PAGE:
18. Rex, you sound like a man with a bee in his bonnet, whose buzzing has blurred the difference between two issues. On the one hand there is the whole ugly business of handing off production of an academic associations publications to a for-profit publisher, which invokes the spectre of the corporatization of academia and taints the ideal of disinterested scholarship and community service that the journals were once said to represent (how far this was ever actually true is, of course, an interesting question). On the other hand, there is, as I have pointed out, a communication issue. Someone who blogs or tweets a problem is using a broadcast form of communication, which makes the question of whether anyone pays attention to the particular blog or tweet in question highly problematic (thus the vast sums spent every year on market research and media planning for advertising, in the hope that messages reach a sufficient proportion of the target audience with sufficient frequency to make paying for the ad worthwhile). When there is a problem to be addressed it is far, far better to use directed communication addressed to specific persons believed to be able to address the problem and also to ensure that the persons in question have the contact information necessary to direct their replies. These considerations are, analytically speaking, entirely independent of the first issue, which appears to be the hive where the bee in your bonnet comes from.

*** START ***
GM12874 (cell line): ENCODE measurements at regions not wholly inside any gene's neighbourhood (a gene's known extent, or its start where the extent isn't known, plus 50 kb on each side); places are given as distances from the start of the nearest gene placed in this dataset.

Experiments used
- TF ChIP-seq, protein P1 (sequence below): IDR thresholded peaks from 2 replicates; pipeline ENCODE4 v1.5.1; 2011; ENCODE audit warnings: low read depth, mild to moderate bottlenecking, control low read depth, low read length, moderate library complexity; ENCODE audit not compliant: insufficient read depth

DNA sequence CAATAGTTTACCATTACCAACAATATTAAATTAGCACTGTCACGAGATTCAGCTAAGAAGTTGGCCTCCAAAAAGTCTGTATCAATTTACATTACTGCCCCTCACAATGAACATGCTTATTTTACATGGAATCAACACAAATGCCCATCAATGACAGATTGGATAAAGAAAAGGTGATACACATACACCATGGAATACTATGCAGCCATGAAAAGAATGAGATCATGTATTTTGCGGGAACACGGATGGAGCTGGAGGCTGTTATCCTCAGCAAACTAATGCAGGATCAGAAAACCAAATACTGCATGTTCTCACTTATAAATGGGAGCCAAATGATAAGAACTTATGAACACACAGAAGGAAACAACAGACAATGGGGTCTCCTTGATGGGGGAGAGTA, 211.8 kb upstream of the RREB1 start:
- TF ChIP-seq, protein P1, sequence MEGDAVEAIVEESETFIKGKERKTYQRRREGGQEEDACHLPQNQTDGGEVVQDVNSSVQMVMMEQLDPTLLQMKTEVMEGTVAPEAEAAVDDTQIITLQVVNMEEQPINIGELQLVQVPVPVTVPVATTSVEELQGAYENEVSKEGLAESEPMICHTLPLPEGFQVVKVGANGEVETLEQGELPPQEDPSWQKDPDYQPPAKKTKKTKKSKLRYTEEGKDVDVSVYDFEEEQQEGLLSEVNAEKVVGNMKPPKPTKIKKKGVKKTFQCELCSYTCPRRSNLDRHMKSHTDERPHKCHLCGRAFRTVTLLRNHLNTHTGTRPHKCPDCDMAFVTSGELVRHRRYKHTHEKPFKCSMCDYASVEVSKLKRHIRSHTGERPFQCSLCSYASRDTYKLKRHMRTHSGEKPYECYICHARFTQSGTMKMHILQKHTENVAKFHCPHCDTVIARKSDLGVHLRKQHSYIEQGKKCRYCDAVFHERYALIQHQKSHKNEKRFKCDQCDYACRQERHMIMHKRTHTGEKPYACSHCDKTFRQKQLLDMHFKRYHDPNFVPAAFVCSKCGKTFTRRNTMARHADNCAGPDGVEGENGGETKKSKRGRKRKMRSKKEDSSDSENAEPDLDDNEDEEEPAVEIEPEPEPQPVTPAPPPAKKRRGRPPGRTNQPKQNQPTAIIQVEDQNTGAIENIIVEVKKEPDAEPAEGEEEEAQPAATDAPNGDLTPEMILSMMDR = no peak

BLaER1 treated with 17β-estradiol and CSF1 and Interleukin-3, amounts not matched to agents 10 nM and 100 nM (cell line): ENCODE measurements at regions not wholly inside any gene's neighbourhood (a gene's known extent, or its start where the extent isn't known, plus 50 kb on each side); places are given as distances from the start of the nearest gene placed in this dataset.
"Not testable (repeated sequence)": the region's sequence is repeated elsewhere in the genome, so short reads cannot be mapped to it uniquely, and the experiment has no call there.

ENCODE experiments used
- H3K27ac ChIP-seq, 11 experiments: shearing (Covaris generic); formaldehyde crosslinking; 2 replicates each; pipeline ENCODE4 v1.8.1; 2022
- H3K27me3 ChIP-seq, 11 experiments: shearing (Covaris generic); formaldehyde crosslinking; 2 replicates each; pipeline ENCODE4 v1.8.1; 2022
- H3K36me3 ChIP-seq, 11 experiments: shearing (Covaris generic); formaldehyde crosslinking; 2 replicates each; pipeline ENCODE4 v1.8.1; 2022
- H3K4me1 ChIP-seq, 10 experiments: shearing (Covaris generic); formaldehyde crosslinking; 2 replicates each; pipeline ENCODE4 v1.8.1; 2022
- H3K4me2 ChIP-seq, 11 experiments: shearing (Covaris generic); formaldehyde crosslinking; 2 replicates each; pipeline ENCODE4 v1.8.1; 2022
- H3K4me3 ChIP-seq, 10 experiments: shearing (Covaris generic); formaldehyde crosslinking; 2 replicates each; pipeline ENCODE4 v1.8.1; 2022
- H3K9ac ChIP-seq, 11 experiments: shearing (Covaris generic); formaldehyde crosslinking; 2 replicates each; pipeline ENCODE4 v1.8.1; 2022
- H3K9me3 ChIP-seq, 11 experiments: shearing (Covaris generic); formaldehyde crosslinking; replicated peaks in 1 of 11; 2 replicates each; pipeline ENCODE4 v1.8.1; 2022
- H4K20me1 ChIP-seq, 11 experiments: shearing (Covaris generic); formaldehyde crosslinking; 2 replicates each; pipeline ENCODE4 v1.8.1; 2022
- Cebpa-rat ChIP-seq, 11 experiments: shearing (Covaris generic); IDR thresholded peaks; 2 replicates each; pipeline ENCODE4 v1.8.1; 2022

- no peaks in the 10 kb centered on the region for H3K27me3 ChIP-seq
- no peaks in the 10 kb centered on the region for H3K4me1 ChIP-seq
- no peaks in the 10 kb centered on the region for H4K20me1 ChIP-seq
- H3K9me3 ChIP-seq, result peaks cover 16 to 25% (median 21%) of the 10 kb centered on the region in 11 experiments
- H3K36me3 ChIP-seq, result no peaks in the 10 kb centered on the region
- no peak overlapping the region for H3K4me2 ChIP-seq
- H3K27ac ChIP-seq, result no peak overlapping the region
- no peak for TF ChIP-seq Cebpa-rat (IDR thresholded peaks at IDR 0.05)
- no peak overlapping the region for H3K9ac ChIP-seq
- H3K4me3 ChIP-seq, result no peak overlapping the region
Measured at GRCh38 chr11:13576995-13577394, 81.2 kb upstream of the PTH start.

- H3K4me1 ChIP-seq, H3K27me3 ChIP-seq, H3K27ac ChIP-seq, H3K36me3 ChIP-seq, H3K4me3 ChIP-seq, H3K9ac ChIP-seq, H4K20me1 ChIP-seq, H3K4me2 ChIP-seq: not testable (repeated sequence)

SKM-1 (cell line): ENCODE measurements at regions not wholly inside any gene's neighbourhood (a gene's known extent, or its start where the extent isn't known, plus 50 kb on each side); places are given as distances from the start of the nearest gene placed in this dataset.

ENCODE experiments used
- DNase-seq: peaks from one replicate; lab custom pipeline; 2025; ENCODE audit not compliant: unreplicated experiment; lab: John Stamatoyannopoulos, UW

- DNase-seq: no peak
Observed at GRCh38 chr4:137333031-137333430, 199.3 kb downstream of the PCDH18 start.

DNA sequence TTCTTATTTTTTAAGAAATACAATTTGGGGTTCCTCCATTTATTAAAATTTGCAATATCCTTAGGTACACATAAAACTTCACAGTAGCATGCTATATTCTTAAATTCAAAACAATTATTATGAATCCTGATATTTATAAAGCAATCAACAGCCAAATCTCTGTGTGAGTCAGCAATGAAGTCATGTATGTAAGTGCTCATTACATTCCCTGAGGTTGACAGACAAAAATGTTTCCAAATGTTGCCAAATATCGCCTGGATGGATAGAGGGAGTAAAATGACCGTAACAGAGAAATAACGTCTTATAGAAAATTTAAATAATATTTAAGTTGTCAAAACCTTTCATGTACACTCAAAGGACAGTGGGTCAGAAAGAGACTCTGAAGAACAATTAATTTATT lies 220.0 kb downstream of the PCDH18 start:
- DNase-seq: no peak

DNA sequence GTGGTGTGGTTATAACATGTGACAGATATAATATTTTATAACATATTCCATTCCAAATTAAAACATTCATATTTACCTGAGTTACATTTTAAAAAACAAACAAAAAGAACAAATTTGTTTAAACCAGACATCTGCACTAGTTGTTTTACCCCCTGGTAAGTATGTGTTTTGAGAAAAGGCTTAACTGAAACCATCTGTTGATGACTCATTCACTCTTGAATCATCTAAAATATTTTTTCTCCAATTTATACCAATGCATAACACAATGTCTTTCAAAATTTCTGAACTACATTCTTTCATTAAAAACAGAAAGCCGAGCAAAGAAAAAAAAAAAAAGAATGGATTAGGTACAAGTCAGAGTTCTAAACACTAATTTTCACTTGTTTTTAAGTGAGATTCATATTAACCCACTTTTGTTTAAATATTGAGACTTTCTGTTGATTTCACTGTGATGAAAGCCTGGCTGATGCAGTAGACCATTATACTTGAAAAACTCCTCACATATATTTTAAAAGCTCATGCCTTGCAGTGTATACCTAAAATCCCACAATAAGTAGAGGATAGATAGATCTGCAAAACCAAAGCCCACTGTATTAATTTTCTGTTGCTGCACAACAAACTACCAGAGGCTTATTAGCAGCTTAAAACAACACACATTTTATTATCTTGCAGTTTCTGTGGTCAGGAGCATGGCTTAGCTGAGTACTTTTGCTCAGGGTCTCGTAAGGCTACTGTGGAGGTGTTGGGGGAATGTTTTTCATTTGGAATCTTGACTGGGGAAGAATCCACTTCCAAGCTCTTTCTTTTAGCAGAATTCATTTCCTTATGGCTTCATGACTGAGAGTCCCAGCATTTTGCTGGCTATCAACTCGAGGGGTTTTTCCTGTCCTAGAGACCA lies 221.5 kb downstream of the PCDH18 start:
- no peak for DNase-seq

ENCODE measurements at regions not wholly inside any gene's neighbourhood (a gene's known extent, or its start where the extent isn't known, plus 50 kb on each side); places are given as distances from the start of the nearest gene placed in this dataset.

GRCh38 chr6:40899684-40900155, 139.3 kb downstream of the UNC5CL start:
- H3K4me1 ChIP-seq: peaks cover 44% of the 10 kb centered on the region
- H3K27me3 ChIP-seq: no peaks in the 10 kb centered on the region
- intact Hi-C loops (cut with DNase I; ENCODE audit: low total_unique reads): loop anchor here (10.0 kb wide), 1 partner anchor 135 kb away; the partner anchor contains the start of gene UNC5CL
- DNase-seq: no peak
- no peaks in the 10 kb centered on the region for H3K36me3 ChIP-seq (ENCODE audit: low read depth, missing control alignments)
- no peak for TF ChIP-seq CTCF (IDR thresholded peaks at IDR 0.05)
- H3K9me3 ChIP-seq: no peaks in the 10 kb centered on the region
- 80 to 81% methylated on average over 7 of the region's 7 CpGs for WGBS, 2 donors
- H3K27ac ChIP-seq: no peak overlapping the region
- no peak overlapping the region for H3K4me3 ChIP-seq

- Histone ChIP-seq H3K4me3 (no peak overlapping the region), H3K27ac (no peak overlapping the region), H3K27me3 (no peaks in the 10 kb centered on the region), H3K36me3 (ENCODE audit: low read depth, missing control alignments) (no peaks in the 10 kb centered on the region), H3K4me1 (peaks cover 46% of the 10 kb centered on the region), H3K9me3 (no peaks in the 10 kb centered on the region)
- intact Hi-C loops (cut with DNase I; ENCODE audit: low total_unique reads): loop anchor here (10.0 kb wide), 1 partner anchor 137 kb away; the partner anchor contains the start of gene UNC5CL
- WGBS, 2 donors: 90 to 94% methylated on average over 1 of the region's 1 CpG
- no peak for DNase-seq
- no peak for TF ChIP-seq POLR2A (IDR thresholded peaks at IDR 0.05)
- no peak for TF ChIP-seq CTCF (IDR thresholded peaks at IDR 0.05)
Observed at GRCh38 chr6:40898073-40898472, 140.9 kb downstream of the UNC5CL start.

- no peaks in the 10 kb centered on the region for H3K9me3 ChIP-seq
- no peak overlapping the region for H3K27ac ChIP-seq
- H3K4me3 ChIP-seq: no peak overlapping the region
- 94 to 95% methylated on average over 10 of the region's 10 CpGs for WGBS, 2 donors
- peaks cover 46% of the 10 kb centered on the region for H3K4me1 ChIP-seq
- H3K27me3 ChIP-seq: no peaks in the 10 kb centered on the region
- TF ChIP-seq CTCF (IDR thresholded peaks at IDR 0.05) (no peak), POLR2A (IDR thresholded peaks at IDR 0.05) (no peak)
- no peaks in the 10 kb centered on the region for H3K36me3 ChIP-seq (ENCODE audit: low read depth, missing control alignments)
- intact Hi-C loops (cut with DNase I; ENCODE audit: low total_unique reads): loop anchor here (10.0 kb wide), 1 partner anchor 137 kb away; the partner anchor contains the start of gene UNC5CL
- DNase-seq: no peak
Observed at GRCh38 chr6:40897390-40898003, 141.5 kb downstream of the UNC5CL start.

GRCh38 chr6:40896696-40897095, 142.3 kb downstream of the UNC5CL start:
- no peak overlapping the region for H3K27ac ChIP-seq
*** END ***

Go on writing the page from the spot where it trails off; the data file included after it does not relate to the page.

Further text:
They may, of course, still be related. How difficult is it to find the link or contact information required to communicate the problem you’ve seen to the person who should be able to solve it? Are they, in fact, in a position to do more than reply with soothing noises and “We’ll get to that real soon now”? These are perfectly legitimate issues. Is there something useful that could be done to address them?

  19. I can’t comment on the twitter issue, but the inability to properly search AnthroSource is something I personally have both written them about and blogged about, and which other people have been complaining about (in blogs, twitter, email, etc.) every since the “New” AnthroSource came out – and this problem has still not been fixed. If the most basic functionality of the site remains broken years after a problem was reported – it doesn’t inspire confidence.